Shocking stats on student financial literacy—and why they matter

New data reveals students in the U.S. lack financial savvy; higher ed, economy should worry

financial-literacy-studentsEditor’s note: This story has been updated to reflect changes in data.

According to an upcoming report from Junior Achievement and PwC, nearly a quarter of today’s students believe that after they complete college their student loan debt will be forgiven. Yet, 41 percent default on their loans. There’s a financial literacy disconnect going on between reality and today’s students, but it’s not just worrisome for bank accounts—it’s affecting colleges, business and the global economy.

In the Organization for Economic Co-operation and Development’s (OECD) latest global assessment, more than 1 in 6 U.S. teens are unable to make even simple decisions about everyday spending, and only 1 in 10 can solve complex financial tasks.

The OECD’s PISA Financial Literacy assessment, which tested the knowledge and skills of teenagers in dealing with financial issues, such as understanding a bank statement, reveals that U.S. students perform around the average of the countries and economies that participated, ranking somewhere between 8 and 12.

Shanghai-China had the highest average score in financial literacy, followed by the Flemish Community of Belgium, Estonia, Australia, New Zealand, the Czech Republic and Poland (larger view available in the report):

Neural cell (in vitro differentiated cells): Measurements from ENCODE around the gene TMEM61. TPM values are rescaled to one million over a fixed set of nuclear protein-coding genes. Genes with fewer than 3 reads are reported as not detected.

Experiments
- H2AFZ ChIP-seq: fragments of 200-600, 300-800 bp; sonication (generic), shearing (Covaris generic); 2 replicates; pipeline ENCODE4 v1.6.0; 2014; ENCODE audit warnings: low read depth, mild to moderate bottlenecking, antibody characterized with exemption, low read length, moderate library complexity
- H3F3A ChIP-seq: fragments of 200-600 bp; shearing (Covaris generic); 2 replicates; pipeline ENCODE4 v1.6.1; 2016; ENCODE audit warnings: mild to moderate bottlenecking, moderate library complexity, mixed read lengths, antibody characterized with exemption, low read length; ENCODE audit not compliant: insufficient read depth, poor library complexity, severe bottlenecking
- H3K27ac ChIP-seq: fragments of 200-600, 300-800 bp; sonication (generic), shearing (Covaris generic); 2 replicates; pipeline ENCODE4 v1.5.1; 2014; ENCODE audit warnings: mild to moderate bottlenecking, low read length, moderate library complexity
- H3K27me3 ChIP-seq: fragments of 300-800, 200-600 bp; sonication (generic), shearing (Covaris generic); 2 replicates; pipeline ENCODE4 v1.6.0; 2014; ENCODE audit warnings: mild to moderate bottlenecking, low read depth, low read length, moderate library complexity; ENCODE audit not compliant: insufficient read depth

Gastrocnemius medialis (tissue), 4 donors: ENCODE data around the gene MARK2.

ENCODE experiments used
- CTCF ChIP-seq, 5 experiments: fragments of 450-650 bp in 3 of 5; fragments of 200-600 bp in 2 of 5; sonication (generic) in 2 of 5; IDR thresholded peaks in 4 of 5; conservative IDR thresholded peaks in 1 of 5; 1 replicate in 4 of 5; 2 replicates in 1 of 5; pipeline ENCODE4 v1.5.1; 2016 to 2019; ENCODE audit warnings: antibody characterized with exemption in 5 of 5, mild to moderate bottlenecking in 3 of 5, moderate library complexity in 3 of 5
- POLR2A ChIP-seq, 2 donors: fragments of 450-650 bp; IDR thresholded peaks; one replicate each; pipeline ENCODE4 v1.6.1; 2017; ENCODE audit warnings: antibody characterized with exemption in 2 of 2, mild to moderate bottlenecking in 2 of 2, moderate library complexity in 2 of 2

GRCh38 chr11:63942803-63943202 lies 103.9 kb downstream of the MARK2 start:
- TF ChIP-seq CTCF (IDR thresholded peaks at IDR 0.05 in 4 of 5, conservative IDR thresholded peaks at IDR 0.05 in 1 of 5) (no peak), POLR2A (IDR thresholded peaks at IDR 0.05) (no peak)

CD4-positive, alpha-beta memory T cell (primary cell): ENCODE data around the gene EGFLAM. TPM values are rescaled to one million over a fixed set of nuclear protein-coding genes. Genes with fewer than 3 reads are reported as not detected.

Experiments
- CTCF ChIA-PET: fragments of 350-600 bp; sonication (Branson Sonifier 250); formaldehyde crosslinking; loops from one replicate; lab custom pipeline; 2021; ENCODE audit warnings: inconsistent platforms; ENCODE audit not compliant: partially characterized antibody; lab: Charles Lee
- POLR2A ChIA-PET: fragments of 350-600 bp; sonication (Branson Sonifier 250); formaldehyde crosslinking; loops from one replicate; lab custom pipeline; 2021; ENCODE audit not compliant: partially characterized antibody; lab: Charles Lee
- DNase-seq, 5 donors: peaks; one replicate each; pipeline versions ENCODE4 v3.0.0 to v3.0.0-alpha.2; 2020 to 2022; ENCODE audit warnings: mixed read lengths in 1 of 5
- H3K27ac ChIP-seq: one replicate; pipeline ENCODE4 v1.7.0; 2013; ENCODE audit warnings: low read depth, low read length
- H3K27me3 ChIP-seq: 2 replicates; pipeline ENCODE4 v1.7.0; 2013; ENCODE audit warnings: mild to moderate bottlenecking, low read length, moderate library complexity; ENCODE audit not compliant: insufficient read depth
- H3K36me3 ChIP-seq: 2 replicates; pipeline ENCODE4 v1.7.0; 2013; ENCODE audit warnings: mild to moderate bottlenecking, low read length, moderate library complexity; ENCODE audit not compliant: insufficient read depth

29,000 15 year-old students in 18 countries and economies were tested with the assessment through a 60 minute paper-based test. Students were also asked to participate in a math and reading assessment, and to provide information on their backgrounds, attitudes towards learning, and experience with money and financial products. In the U.S., 1,133 students in 158 schools completed the assessment.

But what’s most interesting about the data is the extreme correlation that happens between other skills for students in the U.S.

Data revealed that skills in mathematics and reading are very closely related to financial literacy, more so in the U.S. than in other countries: Around 80 percent of the financial literacy score reflects skills that can be measured in math and/or reading assessments (compared with the OECD average of 75%), while 20% of the score reflects factors that are uniquely captured by the financial literacy assessment (compared with the OECD average of 25%).

(Next page: What this means for colleges and business)

Only 9.4 percent of U.S. students performed at the “highest level,” which is similar to the average of 9.7 percent across OECD countries. “These top performers can look ahead to solve financial problems or make the kinds of financial decisions that will be only relevant to them in the future,” explained the OECD. “They can take into account features of financial documents that are significant but unstated or not immediately evident, such as transaction costs, and can describe the potential outcomes of financial decisions.”

But why is nine percent financial literacy troubling? Shannon Schuyler, Partner and U.S. Leader for Corporate Responsibility, PwC, has some thoughts.